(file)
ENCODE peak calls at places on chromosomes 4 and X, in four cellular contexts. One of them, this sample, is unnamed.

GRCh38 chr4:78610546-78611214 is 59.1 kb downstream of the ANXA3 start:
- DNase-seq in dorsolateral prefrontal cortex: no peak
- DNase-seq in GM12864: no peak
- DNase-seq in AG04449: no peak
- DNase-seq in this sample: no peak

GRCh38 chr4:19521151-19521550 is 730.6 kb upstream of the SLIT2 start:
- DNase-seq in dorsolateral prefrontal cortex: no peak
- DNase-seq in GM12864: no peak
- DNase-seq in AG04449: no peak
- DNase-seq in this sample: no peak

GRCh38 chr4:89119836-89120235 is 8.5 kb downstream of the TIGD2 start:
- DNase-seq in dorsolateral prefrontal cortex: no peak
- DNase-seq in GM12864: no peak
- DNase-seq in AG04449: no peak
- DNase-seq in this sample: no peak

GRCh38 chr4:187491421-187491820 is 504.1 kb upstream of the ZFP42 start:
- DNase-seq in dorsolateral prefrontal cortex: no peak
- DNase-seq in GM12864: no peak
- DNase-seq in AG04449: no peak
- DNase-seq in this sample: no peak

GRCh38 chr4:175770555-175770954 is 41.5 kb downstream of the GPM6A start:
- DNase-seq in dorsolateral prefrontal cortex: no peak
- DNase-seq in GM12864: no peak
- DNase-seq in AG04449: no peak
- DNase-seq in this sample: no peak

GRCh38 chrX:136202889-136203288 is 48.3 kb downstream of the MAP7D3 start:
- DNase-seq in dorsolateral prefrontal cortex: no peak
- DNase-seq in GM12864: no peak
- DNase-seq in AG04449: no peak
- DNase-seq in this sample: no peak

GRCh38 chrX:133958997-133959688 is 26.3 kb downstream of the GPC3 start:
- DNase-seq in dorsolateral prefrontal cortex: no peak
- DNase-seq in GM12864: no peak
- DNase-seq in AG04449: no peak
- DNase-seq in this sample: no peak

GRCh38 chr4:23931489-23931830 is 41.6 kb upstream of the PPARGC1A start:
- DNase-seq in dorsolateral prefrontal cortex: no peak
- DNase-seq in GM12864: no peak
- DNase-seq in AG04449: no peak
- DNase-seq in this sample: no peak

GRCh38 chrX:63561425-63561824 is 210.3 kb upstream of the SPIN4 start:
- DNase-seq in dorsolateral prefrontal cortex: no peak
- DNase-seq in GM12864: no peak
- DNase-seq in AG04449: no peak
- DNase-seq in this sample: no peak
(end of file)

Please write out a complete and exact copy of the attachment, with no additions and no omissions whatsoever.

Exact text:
ENCODE peak calls at places on chromosomes 4 and X, in four cellular contexts. One of them, this sample, is unnamed.

GRCh38 chr4:78610546-78611214 is 59.1 kb downstream of the ANXA3 start:
- DNase-seq in dorsolateral prefrontal cortex: no peak
- DNase-seq in GM12864: no peak
- DNase-seq in AG04449: no peak
- DNase-seq in this sample: no peak

GRCh38 chr4:19521151-19521550 is 730.6 kb upstream of the SLIT2 start:
- DNase-seq in dorsolateral prefrontal cortex: no peak
- DNase-seq in GM12864: no peak
- DNase-seq in AG04449: no peak
- DNase-seq in this sample: no peak

GRCh38 chr4:89119836-89120235 is 8.5 kb downstream of the TIGD2 start:
- DNase-seq in dorsolateral prefrontal cortex: no peak
- DNase-seq in GM12864: no peak
- DNase-seq in AG04449: no peak
- DNase-seq in this sample: no peak

GRCh38 chr4:187491421-187491820 is 504.1 kb upstream of the ZFP42 start:
- DNase-seq in dorsolateral prefrontal cortex: no peak
- DNase-seq in GM12864: no peak
- DNase-seq in AG04449: no peak
- DNase-seq in this sample: no peak

GRCh38 chr4:175770555-175770954 is 41.5 kb downstream of the GPM6A start:
- DNase-seq in dorsolateral prefrontal cortex: no peak
- DNase-seq in GM12864: no peak
- DNase-seq in AG04449: no peak
- DNase-seq in this sample: no peak

GRCh38 chrX:136202889-136203288 is 48.3 kb downstream of the MAP7D3 start:
- DNase-seq in dorsolateral prefrontal cortex: no peak
- DNase-seq in GM12864: no peak
- DNase-seq in AG04449: no peak
- DNase-seq in this sample: no peak

GRCh38 chrX:133958997-133959688 is 26.3 kb downstream of the GPC3 start:
- DNase-seq in dorsolateral prefrontal cortex: no peak
- DNase-seq in GM12864: no peak
- DNase-seq in AG04449: no peak
- DNase-seq in this sample: no peak

GRCh38 chr4:23931489-23931830 is 41.6 kb upstream of the PPARGC1A start:
- DNase-seq in dorsolateral prefrontal cortex: no peak
- DNase-seq in GM12864: no peak
- DNase-seq in AG04449: no peak
- DNase-seq in this sample: no peak

GRCh38 chrX:63561425-63561824 is 210.3 kb upstream of the SPIN4 start:
- DNase-seq in dorsolateral prefrontal cortex: no peak
- DNase-seq in GM12864: no peak
- DNase-seq in AG04449: no peak
- DNase-seq in this sample: no peak